After these many months, do you still feel unsettled working from home? Maybe not feeling as productive as you should be? Meeting professionals are trained to focus on the needs of others, so it can be easy to overlook small things that could make your own work life easier, more productive and more satisfying. work smarter
So, in the spirit of “there’s always room for improvement,” simple fixes could be just a few adjustments away.
Dress the Part
Research published in Journal of Experimental Social Psychology suggests that professionals perform better when wearing clothes with “symbolic meaning.” Researchers found when tracking doctors’ performance, they were more focused when wearing a lab coat.
For meeting planners, donning appropriate attire could boost productivity, and make you feel more “authoritative, trustworthy and competent,” as respondents stated in a study by Joy V. Peluchette and Katherine Karl in Human Resource Development Quarterly.
Have a Dedicated Workspace
You know all too well that working from home can blur the line between home space and workspace—and making your bedroom your workspace is the worst of all. Working in bed can confuse the brain, says Lauren Holliday, founder of Freelanship. “After repeatedly using something for a certain purpose, our brains begin to associate an object with a purpose,” she says.
To “reinforce the mental association between your bedroom and sleep,” Harvard Medical School’s Division of Sleep Medicine recommends keeping TVs, computers and work materials out of the bedroom.
Get a Comfy Chair
If you’re anything like the average planner, you may be spending 7-9 hours a day in a chair. Being in a seated position for long periods of time can bring about a host of bodily problems, such as increased blood pressure, high blood sugar and abnormal cholesterol, according to Mayo Clinic, not to mention just general discomfort. Sitting in a bad chair will just exacerbate these problems.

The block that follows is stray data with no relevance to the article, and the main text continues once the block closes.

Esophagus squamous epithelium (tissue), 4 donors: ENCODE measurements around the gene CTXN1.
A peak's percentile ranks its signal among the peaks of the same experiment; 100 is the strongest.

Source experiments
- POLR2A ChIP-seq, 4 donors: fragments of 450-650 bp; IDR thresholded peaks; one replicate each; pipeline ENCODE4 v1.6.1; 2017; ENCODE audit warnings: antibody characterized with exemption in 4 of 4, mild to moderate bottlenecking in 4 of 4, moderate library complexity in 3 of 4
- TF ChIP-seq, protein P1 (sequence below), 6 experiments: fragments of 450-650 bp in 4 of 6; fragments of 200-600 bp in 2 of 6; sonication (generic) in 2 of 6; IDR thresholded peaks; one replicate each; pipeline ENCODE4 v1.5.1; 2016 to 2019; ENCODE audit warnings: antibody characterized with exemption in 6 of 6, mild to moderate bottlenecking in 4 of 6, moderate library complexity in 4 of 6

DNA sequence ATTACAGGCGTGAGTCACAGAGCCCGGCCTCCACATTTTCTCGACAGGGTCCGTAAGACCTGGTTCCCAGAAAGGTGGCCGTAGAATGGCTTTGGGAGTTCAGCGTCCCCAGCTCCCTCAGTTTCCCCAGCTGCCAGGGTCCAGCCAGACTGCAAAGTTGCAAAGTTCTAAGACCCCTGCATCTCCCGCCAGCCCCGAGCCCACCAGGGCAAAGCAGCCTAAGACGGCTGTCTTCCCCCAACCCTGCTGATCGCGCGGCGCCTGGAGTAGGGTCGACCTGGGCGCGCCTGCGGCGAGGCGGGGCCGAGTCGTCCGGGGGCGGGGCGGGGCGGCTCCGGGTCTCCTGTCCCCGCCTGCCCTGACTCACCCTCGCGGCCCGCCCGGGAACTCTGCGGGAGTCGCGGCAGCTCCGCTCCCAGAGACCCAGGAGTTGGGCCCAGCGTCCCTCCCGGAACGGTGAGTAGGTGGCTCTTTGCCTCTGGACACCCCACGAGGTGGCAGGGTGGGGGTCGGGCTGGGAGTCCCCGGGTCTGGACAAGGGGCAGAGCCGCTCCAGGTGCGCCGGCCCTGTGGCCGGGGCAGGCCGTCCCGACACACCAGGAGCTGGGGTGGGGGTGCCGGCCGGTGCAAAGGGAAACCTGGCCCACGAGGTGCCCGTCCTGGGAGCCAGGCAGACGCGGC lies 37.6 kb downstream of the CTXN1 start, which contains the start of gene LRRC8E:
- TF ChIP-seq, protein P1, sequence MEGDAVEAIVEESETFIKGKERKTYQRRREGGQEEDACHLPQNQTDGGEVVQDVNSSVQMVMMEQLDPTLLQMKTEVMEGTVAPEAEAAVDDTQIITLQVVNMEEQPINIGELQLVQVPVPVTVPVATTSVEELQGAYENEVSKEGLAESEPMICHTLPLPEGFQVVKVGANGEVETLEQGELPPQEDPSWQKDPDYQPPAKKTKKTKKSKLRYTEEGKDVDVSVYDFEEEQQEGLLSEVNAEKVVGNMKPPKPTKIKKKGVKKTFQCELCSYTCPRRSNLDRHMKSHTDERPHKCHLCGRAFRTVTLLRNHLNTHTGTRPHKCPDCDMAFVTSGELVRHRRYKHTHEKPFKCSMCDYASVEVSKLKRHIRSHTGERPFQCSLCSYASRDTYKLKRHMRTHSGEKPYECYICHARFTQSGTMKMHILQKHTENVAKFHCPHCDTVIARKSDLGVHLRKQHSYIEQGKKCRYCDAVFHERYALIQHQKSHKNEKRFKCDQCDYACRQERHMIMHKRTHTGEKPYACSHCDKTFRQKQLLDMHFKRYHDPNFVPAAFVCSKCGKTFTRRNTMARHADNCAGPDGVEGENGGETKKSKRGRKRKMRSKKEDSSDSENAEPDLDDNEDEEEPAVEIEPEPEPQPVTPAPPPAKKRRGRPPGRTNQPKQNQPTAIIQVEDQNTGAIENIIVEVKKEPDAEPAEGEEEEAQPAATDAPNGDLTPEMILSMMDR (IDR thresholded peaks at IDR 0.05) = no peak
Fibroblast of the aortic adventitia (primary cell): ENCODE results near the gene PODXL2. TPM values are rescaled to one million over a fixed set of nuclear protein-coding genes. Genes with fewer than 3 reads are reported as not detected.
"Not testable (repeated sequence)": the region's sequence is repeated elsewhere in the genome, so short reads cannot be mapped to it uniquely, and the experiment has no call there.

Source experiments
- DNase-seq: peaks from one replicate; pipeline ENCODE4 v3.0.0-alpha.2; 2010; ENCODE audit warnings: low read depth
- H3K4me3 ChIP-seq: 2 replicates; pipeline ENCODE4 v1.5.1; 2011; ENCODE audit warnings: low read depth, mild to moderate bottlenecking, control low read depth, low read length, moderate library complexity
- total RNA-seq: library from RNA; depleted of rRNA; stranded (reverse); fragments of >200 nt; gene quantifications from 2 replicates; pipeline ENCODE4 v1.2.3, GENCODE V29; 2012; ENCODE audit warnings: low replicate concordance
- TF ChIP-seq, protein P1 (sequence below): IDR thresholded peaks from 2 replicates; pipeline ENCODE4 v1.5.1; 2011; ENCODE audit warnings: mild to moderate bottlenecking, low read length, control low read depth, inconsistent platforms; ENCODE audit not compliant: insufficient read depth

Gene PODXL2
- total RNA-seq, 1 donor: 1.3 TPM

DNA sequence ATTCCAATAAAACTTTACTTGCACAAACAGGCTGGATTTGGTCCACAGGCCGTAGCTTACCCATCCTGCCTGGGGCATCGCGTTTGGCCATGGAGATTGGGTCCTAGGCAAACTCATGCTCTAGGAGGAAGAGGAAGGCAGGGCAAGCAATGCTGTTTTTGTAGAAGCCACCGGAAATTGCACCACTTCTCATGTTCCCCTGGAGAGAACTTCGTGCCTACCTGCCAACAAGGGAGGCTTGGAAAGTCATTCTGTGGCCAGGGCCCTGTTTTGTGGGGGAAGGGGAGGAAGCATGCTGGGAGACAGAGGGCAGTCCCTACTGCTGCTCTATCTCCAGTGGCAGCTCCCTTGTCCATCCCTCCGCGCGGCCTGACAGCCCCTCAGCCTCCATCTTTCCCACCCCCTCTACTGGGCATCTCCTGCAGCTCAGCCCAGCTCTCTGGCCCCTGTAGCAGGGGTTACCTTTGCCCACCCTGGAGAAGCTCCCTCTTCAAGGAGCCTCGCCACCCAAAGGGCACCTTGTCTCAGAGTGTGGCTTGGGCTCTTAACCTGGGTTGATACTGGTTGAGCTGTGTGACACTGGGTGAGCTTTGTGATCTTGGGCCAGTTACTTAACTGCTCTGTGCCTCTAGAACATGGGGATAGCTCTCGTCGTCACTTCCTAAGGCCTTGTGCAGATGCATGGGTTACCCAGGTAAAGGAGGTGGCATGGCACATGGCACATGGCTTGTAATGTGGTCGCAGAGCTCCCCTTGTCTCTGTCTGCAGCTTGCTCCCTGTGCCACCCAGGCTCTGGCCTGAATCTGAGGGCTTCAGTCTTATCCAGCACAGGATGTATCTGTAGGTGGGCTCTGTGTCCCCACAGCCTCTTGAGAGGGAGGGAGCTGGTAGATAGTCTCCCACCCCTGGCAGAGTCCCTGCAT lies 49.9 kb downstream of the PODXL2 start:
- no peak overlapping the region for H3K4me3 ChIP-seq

Kitchen chairs get the job done, but a real work chair can not only give you comfort but offers back relief like no other. Standing while working is a proven beneficial option, as well.
Stretch it Out
Working from home frees up a lot of time that was once spent commuting or chatting with coworkers. Why not spent it engaging in healthier activities, whether outside or in a makeshift space in your home? Mayo Clinic recommends 30 minutes of daily moderate physical activity.
Taking breaks to get up and get active is not only good for improving health and well-being, it can also increase your ability to focus, according to researchers at University of Chicago. Whether it’s your living room, kitchen or even the front yard, taking time to stretch out those stiff muscles will be well worth the time invested.
Increase Your Internet Bandwidth
A survey by Stanford found that only 65 percent of Americans had fast enough internet to handle video calls, with 42 percent of those working from home. Meeting planners are often juggling several things at once, making a premium internet connection a necessity.
Having slower internet not only means it takes longer for things to load, but it leaves you open for distraction during the waiting game. Granted, not everyone can afford to make this upgrade, but you won’t regret it.